Although winter can provide us with stunning, ice and snow covered landscapes, glittering and sacrosanct, it also surrounds us with darkness. These days it will often still be dark as I make my way to work, and I’m lucky to catch a few rays of sunshine driving home (although clouds will normally take even those precious minutes away from me). It’s important to my mental health to try and find other ways to brighten my day- and these beautiful delicata rounds made my face light up- they’re soft and creamy, with a flavorful center, and capture the beauty of summer inside a winter squash.
Delicata are a special squash- they’re soft and creamy, and their skins are so thin that once they are cooked they can be eaten (no peeling needed!). Most importantly, they come in a few different shades of green, orange and yellow with stylish stripes, and their cross-section looks like a flower. I wasn’t really sure what to call this dish- it was inspired partially by the gourd’s cross section (I wanted to make something that looked like a sunflower) and partially by a decidedly non-vegan dish I used to eat as a kid. We called them egg-in-a-hole, but they’re also known as “egg in the basket”, “toad in a hole”, “egg in a nest”, and I’m sure many other variations. The basic idea being that you can cut a circle in a piece of toast, and cook a perfectly circular egg inside it. In this case, delicata squash come with a circle already cut, and instead of egg I used a chickpea batter, that when cooked has a taste and texture somewhat reminiscent of baked eggs. They do come out a little bit drier than an egg would, which is why I whipped up a couple super simple cashew-based dipping sauces.
Making these sunflower squash rounds is fairly simple- first cut the squash into circles, from 1/2 to 1 inch thick. Then use a spoon (a grapefruit spoon is the best tool here) to scoop out all the stringy bits and then lay them on an oiled baking sheet single-file. Make sure your baking sheet is flat and not warped, because if it is you run to risk of batter escaping your rounds and covering the whole sheet. I also topped each round with a few twists of freshly ground pepper- not only for taste, but also to give the seed-like effect in the center of a sunflower.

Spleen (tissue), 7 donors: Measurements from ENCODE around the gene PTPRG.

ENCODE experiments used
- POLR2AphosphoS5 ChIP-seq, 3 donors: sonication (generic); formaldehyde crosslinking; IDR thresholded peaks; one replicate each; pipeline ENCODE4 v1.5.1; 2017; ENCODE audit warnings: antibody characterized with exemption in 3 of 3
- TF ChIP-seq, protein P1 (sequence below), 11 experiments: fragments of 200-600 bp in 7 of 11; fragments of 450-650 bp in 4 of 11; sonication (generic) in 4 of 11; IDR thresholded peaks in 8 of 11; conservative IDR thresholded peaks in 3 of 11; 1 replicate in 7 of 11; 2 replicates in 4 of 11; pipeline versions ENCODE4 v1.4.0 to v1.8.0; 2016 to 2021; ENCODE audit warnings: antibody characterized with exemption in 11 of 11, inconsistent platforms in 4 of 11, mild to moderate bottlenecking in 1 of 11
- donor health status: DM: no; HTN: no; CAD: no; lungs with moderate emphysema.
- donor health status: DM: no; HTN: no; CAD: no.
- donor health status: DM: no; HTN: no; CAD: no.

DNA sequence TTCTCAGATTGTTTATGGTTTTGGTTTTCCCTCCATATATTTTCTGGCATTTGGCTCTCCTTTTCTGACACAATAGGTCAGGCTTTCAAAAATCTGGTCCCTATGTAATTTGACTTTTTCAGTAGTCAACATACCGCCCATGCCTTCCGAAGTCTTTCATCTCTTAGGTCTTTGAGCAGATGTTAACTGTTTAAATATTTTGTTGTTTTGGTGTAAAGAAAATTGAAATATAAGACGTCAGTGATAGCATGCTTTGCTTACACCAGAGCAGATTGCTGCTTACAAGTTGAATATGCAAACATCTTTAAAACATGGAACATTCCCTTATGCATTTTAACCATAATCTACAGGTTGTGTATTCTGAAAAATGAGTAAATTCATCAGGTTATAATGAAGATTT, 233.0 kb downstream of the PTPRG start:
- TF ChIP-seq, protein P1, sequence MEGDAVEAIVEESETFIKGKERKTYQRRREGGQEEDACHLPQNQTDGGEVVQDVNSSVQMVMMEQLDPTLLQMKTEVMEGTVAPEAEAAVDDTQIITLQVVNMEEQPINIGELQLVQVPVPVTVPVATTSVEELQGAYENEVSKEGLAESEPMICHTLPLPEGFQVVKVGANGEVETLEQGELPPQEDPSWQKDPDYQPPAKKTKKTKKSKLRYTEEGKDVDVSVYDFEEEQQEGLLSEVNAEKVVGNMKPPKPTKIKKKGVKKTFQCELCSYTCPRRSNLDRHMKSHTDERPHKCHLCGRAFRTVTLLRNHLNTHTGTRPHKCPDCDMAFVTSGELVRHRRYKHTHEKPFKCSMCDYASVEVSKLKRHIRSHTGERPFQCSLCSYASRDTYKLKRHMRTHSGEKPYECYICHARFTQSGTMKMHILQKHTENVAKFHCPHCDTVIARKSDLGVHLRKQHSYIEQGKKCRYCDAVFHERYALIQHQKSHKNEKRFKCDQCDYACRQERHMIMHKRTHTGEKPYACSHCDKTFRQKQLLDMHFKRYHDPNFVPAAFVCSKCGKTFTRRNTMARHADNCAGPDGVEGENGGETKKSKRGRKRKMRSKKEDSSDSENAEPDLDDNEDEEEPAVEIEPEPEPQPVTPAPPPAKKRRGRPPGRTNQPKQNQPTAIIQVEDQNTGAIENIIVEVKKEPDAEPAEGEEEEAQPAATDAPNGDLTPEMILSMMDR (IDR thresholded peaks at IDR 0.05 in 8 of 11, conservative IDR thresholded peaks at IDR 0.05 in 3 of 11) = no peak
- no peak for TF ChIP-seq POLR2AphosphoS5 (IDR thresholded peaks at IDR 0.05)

The squash have to bake for around 20 minutes on the first side, before being flipped and cooking another 15-20 minutes. The timing works out well, so that if you start soaking your cashews right after you initially start baking the squash, they’ll be ready to blend after you’ve finished turning all the rounds over. From there it’s time to serve and enjoy- I prefer these rounds warm, but I’ve also had them at room temperature and they’re delicious then too.
Delicata Rounds with Lemon and Miso Dipping Sauces
- 2 delicata squash
- 1 cup of chickpea flour
- 1 1/2 cup of water (split)
- 1 tbsp. olive oil (+ slightly more to grease pan)
- 2 tsp. lemon juice
- ¼ cup nutritional yeast
- 1 tsp. garlic powder
- ½ tsp. curry powder
- 1 shallot, diced
- 1 cup cashews
- ½ lemon’s juice
- 1 tbps. Miso
- Salt and pepper, to taste
1. Preheat the oven to 425°F (220°C). Cut the delicate squash down the length, in pieces about 1 inch thick and use a grapefruit spoon to remove the seeds from the center of each delicate circle. Use some oil to grease a baking sheet, and set each round on top in a single layer (you may need two sheets).
2. In a large mixing bowl, whisk together 1 cup of water along with the chickpea flour, oil, lemon, nutritional yeast, garlic powder, curry and shallot. Carefully pour the batter into the center of each squash, up to the top without going over. Sprinkle a little salt and crack some fresh pepper over each one, then place in the oven for 20 minutes. After 20 minutes flip the squash, and allow to bake for at least another 10 minutes, until the squash are completely cooked through.
3. In the meantime, soak the cashews in water for at least 15 minutes before using. Drain all but ½ cup of water, and blend until smooth. Divide roughly in half, and using a whisk or the blender combine ½ a lemon’s juice in one half, along with salt and pepper to taste, and 1 tbsp. miso in the other (going a little heavy on the pepper in the miso sauce will add a nice touch).
4. Serve the squash warm or at room temperature, along with the dipping sauces.